Sprint Nextel (NYSE:S) will use its unlimited data plan to gain a competitive edge in the race to attract customers with Apple's (NASDAQ:AAPL) iPhone 5, which supports LTE.
Apple debuted the device Wednesday and said it will be available in the U.S. through Verizon, AT&T Mobility (NYSE:T) and Sprint. Speaking at the Bank of America Merrill Lynch Media, Communications and Entertainment Conference, Sprint CFO Joe Euteneuer said that although Sprint doesn't have as big of an LTE footprint as its competitors, it is the only operator selling the iPhone 5 in the U.S. with an unlimited data plan. "It will come down to the consumer decision," he said. "Do they want a metered plan with their service or do they want unlimited?"
Sprint just launched its LTE network in July in a handful of markets, but the carrier expects to cover 123 million POPs by year-end. Meanwhile, Verizon's LTE network currently covers 75 percent of the U.S. population, around 235 million POPs, and the carrier plans to hit 260 million POPs by year-end. AT&T's LTE network covers more than 75 million POPs, and the carrier plans to expand that to 150 million POPs by year-end.
Euteneuer added that earlier this week Sprint announced that it has completed deploying LTE in five markets and said that it was preparing 100 more cities for LTE, including Boston; Chicago; Indianapolis; Los Angeles; Miami; Nashville, Tenn.; New Orleans; New York; Philadelphia; and Washington, D.C. The company believes that by announcing these 100 more markets, customers will see that they can buy an LTE iPhone now with an unlimited data plan and take advantage of the LTE speeds when their market launches later this year. He also said that the company is currently selling other models of LTE phones in non-LTE markets and they are selling very well. "Consumers are looking for an experience that will be fine," he said. "It will be fine now and get better when you get LTE."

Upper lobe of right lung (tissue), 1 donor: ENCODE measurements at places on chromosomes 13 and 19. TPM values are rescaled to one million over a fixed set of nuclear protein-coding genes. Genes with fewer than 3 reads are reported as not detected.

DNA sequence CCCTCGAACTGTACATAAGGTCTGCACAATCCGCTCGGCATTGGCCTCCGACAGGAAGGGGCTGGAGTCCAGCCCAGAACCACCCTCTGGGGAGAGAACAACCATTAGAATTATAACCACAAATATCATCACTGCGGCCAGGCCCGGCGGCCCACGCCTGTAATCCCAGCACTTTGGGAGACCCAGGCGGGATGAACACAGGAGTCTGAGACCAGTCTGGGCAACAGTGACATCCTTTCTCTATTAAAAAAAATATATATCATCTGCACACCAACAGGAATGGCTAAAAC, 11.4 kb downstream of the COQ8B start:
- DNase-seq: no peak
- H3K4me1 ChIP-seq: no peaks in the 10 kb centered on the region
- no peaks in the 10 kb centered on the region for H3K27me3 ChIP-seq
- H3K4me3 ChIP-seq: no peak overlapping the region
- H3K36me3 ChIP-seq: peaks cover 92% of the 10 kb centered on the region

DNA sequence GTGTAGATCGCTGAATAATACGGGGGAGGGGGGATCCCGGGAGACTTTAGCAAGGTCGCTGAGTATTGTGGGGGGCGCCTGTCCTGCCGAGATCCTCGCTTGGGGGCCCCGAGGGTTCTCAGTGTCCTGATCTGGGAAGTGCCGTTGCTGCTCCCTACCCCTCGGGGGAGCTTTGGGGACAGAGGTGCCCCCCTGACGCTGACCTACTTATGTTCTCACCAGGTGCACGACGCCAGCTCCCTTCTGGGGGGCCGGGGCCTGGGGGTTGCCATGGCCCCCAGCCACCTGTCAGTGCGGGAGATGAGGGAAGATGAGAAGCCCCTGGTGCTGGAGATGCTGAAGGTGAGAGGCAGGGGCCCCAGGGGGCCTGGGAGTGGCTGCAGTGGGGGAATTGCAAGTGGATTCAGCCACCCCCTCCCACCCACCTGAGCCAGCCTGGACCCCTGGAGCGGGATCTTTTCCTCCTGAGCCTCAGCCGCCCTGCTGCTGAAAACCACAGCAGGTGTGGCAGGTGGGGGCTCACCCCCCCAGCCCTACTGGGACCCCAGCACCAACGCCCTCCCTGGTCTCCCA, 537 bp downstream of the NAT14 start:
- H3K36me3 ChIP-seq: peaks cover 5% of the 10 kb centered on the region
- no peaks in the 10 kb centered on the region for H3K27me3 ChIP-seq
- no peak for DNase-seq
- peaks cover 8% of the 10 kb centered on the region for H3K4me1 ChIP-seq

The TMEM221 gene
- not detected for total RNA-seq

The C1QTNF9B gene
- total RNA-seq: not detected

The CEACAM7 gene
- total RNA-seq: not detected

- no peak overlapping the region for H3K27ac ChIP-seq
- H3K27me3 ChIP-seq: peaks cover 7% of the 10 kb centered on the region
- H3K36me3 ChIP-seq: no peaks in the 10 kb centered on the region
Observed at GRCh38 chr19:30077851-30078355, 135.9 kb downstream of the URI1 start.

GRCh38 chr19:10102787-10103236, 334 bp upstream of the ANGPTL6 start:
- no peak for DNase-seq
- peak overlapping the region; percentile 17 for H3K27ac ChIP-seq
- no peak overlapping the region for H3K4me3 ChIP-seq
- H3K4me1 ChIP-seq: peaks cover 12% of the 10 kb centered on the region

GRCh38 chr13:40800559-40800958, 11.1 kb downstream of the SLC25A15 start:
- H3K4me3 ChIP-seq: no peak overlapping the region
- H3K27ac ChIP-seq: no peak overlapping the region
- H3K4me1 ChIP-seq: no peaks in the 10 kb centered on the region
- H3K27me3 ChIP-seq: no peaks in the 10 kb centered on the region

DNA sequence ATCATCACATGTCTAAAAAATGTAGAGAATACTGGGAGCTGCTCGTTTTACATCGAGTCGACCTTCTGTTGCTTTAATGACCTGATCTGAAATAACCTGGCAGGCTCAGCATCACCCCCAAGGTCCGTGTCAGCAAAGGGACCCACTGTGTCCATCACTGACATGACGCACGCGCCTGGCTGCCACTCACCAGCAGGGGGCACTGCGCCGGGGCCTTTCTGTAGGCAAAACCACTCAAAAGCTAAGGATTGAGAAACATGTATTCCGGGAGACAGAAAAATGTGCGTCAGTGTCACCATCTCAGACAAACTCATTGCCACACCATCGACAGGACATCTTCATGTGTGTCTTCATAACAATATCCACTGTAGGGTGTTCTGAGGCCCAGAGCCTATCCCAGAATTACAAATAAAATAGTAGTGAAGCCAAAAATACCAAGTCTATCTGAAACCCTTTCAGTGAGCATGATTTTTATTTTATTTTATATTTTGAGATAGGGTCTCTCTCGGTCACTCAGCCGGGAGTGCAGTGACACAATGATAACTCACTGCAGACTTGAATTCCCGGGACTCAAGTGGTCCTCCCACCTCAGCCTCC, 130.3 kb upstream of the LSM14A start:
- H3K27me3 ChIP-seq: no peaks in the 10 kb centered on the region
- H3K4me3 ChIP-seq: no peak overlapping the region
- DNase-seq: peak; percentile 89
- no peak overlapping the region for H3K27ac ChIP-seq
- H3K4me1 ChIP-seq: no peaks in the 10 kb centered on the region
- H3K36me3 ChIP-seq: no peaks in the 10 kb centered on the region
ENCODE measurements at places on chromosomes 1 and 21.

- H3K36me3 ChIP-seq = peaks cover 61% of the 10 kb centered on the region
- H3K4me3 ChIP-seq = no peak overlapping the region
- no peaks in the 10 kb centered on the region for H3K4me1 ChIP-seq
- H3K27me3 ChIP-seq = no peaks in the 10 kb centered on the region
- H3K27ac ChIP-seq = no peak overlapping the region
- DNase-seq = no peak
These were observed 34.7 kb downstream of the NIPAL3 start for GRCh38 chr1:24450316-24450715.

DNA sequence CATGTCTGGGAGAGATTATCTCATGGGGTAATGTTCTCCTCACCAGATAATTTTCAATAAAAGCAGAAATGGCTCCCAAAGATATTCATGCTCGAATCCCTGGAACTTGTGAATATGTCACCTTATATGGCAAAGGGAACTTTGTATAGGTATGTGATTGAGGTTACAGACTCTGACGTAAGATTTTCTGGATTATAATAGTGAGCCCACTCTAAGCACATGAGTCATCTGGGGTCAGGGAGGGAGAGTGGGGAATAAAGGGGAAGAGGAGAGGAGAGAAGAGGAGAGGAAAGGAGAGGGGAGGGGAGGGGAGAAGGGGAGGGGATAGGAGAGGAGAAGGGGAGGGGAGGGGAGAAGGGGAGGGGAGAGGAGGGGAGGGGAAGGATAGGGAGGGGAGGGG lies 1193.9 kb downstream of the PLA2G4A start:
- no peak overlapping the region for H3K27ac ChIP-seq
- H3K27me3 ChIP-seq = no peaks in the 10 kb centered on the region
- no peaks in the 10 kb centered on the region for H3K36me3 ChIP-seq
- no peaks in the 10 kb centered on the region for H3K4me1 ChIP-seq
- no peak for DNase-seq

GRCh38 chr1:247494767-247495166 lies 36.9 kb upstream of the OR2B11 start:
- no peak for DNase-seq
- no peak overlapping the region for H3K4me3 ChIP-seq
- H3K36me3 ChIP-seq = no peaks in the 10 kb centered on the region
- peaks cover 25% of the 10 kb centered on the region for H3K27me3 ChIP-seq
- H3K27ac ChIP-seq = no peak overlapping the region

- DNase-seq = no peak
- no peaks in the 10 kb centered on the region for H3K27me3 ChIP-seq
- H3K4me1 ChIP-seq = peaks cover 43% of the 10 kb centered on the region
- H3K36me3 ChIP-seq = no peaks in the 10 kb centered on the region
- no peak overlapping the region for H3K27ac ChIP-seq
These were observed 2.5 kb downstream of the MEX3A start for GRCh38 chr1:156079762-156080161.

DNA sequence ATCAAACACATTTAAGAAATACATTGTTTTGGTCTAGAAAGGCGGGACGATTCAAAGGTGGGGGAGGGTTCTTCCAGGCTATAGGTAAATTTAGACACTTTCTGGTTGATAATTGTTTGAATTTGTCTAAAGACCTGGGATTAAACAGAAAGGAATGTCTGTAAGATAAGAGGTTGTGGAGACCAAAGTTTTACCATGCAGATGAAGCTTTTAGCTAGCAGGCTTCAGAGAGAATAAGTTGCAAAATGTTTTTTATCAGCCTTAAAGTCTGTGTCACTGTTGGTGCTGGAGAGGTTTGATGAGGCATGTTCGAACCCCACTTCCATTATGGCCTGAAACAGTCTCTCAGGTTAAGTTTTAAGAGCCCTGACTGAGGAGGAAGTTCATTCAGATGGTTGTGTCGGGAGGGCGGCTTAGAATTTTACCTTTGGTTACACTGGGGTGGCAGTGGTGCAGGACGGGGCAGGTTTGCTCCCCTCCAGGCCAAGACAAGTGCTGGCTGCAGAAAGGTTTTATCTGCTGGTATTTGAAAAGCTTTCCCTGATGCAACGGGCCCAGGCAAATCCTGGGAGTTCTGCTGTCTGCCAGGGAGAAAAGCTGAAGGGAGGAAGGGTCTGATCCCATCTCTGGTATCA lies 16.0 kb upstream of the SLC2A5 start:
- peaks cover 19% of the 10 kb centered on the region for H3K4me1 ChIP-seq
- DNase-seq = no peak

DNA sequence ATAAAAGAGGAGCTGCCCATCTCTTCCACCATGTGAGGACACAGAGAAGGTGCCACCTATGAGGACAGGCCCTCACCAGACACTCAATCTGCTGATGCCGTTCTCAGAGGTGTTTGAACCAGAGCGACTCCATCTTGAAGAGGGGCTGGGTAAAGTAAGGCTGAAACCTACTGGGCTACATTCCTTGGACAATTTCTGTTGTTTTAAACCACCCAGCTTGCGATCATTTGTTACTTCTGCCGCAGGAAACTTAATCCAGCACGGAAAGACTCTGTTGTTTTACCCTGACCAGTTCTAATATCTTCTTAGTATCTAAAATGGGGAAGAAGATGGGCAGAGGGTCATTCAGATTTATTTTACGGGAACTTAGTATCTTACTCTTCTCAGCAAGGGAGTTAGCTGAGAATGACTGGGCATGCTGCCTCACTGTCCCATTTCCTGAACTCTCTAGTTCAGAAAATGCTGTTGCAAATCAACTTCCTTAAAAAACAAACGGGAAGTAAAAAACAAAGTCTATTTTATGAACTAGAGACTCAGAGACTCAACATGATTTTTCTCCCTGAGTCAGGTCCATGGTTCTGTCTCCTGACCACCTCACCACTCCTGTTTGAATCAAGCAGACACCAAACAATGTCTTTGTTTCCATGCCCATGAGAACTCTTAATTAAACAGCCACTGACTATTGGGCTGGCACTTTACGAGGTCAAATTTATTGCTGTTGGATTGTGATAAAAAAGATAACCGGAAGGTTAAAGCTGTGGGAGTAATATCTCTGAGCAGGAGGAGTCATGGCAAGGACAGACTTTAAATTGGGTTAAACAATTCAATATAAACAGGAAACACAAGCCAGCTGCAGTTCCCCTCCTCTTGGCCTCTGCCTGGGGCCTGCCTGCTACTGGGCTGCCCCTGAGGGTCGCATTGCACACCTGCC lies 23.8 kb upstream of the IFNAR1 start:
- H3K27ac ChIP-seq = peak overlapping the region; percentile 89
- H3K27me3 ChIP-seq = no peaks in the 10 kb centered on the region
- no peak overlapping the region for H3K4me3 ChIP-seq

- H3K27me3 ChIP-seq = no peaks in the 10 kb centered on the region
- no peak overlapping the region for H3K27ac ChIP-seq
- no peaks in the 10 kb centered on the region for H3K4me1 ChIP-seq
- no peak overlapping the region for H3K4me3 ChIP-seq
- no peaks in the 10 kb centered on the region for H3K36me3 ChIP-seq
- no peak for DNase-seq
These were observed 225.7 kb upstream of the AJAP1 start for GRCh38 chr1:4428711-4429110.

Sprint executives have always maintained that the company is committed to unlimited data but Euteneuer hinted that down the road it may shift to metered pricing or look at other ways to price its services to grow its revenues. "When we finish LTE we can look at where our competitors stand on metered pricing and price our stuff accordingly. Having unlimited data is a premium product so maybe we price it at a premium," he said, adding that there also might be opportunities for bundled services or add-on services such as the mobile wallet.
Interestingly Euteneuer said that the company has not seen any impact from T-Mobile USA's recent announcement that it would be offering unlimited data also. "They have been advertising unlimited for the past year even though they didn't have unlimited. We didn't see any impact from that," Euteneuer said.
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